By Adrienne Klasa
Nigeria is faltering — and investors are voting on Africa’s largest economy with their pocketbooks.
Low oil prices, historically poor fiscal management, restrictive monetary policy and import bans have combined to reduce capital entering the country to a trickle, even as the population is growing and the government is looking to plug an $11bn fiscal deficit.
Recent data from Nigeria’s National Bureau of Statistics (NBS) show that capital inflows in the first quarter of this year fell to $710.97m — a drop of almost 90 percent from a peak in 2014 to the lowest level since reporting began in 2007.
First-quarter inflows fell by more than 54 percent from the last quarter of 2015 and by almost 74 percent year-on-year. Capital inflows include all foreign direct investment, portfolio investment and other investments into the country.
Manji Cheto, senior vice-president at Teneo Strategy, an advisory firm, says the numbers “confirm what has anecdotally been widely cited, that confidence in Nigeria’s economy has fallen — obviously triggered by the decline in oil prices, but clearly exacerbated by the government’s responses.”
Nigeria recorded its first trade deficit in at least seven years in the first quarter on a sharp fall in crude oil exports, which account for some 95 per cent of export earnings. A resurgence of attacks on pipeline infrastructure by militant groups in the restive southern Delta region is partly to blame.
Muhammadu Buhari, president since May 2015, has until recently been unwavering in his refusal to allow the naira to devalue, or to lift import restrictions on a list of products ranging from spaghetti to carpets and paracetamol.
The policy’s aim was to kick-start domestic production in the import-dependent oil economy. However, coupled with foreign currency restrictions and a lack of manufacturing capacity, the import ban has instead led to shortages of basic products such as eggs and fuel. Manufacturing, the policy’s intended beneficiary, has been particularly hard hit.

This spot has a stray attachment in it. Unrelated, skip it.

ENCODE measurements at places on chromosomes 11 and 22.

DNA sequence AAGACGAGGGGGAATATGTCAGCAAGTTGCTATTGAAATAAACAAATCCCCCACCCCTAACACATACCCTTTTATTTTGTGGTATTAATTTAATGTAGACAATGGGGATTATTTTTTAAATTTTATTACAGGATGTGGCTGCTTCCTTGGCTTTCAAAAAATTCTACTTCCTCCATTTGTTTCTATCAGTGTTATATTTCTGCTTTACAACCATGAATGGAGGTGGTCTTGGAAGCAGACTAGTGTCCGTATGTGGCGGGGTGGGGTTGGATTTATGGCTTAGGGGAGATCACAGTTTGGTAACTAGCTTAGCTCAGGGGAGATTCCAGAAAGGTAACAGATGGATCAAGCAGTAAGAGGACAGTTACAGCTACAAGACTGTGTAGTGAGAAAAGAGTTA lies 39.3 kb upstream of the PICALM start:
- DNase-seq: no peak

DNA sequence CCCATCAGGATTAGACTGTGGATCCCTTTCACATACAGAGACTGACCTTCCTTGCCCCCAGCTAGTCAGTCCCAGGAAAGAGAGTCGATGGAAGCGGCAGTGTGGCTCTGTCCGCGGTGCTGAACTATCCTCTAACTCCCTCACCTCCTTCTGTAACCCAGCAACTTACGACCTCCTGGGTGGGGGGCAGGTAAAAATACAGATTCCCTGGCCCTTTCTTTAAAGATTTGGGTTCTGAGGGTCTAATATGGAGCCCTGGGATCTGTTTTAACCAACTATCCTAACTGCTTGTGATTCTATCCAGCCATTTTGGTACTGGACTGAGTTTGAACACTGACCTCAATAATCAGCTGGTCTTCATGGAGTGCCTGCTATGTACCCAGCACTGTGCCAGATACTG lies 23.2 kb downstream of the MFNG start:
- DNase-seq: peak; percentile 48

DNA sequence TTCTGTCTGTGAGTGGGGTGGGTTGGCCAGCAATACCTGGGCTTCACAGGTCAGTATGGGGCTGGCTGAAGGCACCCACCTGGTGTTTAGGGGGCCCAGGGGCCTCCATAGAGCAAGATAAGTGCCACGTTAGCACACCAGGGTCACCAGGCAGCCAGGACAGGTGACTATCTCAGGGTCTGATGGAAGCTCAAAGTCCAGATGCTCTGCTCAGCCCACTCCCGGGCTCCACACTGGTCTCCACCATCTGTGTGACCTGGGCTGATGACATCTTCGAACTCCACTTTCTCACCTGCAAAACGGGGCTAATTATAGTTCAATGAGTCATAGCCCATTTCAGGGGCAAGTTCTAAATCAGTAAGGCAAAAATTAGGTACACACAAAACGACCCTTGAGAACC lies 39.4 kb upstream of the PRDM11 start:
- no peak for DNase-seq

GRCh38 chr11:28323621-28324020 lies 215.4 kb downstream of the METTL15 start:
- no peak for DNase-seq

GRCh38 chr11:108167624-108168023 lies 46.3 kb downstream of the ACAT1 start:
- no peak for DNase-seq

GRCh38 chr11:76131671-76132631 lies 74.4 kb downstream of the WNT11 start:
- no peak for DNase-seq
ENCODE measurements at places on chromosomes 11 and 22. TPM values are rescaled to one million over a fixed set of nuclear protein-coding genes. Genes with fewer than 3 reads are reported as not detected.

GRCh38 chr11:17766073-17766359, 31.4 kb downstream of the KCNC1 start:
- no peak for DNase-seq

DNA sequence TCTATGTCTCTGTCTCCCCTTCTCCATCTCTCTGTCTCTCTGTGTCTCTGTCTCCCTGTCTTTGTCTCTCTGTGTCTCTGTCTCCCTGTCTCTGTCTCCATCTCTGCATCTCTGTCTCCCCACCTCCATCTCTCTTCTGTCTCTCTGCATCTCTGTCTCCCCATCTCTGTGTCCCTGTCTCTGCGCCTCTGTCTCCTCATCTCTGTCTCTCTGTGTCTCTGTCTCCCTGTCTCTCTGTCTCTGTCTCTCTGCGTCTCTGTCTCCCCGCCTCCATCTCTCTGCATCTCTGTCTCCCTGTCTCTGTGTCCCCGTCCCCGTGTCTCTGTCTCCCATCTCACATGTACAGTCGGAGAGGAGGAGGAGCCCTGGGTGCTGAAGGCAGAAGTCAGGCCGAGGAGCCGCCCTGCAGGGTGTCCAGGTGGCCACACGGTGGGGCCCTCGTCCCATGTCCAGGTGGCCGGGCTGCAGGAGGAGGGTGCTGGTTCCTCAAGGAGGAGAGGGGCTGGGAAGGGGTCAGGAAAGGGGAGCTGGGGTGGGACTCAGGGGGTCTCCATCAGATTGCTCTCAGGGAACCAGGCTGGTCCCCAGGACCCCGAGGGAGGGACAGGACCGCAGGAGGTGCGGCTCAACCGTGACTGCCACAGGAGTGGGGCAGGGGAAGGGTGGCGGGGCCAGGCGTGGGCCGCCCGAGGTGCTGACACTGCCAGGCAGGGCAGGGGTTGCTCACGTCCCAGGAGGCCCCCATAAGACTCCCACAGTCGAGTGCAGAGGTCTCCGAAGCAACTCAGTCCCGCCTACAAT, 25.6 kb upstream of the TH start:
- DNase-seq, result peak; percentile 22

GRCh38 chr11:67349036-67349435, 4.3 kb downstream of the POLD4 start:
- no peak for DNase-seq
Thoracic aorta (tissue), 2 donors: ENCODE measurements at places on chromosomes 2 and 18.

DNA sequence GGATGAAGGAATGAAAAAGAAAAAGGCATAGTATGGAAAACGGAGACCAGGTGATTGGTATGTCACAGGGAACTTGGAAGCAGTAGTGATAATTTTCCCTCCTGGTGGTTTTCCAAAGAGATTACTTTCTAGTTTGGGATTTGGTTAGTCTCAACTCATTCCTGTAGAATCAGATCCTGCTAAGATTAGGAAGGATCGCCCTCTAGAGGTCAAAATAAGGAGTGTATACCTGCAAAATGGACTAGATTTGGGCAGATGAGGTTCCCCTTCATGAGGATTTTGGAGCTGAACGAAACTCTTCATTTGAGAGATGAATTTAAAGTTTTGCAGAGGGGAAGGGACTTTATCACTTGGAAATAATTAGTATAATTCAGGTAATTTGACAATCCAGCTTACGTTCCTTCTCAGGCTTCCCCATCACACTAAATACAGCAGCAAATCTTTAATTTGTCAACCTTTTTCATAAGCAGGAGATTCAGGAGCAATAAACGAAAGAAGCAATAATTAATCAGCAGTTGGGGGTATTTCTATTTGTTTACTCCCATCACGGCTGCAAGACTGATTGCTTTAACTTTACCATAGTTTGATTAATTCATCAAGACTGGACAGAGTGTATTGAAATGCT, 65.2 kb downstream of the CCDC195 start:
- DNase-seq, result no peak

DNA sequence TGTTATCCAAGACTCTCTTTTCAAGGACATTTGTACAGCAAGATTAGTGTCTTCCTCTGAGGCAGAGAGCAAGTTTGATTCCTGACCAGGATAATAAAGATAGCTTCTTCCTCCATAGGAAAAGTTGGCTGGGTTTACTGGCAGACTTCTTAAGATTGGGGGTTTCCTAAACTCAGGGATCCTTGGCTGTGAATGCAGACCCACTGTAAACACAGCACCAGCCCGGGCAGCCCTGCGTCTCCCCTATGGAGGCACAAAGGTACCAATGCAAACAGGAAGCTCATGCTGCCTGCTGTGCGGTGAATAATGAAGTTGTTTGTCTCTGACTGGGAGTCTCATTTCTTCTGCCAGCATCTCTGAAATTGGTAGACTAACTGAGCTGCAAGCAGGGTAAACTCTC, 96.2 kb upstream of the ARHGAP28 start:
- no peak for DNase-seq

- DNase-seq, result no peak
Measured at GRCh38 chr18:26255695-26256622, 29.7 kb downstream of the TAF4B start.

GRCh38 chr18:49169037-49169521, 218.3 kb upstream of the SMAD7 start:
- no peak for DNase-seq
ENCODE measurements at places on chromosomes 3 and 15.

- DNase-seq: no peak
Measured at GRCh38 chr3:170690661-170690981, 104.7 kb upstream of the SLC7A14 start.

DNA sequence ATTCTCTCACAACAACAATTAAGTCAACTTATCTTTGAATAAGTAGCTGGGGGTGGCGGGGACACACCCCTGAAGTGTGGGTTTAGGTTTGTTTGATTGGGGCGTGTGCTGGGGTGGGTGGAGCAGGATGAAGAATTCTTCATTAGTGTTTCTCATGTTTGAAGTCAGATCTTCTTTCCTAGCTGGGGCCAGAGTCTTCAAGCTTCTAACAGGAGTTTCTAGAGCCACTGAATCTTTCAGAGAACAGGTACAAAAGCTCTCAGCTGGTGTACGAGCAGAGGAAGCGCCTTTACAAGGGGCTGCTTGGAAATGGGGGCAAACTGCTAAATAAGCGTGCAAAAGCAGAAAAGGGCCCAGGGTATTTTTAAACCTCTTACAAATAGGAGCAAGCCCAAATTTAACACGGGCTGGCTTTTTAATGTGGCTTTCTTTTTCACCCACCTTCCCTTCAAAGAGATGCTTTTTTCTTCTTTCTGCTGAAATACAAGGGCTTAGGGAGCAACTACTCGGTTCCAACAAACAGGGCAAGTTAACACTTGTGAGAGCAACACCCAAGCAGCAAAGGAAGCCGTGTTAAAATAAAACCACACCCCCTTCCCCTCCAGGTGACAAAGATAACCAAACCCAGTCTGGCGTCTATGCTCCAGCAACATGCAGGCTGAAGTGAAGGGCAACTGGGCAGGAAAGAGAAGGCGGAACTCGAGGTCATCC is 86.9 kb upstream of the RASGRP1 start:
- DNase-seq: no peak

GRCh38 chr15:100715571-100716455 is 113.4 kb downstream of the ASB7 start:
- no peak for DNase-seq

Buhari, a former military ruler known for his closed-door approach to policy-making, said he would not allow a devaluation that would “kill the naira”.
However, fissures are emerging in that certainty.
Last week, governor of the central bank (CBN), admitted that a recession in Nigeria “now appears imminent” and said the bank would adopt a more “flexible” exchange rate policy. Black market rates have skyrocketed to around 350 naira to the dollar.
While the NBS sees the decline in oil prices as the main cause of falling capital inflows, it concedes that “investors may be concerned about whether or not they will be able to repatriate the earnings from their investments, given the current controls on the exchange rate”.
It also acknowledges that “growth has slowed in recent quarters [and] there may be concerns about the profitability of such investments”.
Combined with the governor’s comments, these statements hint that a change of course may be in the offing.
Buhari is right to fear a spike in inflation after any devaluation and to be cautious in this regard. However, the data clearly show that the situation is acute.
After struggling for months to get their hands on foreign currency, most investors and business owners would welcome a devaluation. However, the central bank has yet to give any specifics as to what a “flexible” policy would look like.
“If widely held assumptions that this means the introduction of a dual official exchange rate system are true, what the CBN will have to answer is how it will ensure that this does not just create another avenue for round-tripping and rent-seeking,” says Ms. Cheto at Teneo Strategy.
Nigeria’s outlook is not good. But at least the reality of the situation — long held at arm’s length — seems to be getting through to the upper echelons of government.
Hopefully they will make choices that restore investor confidence before the economy slides even further.
Adrienne Klasa is editor of This is Africa, an FT publication.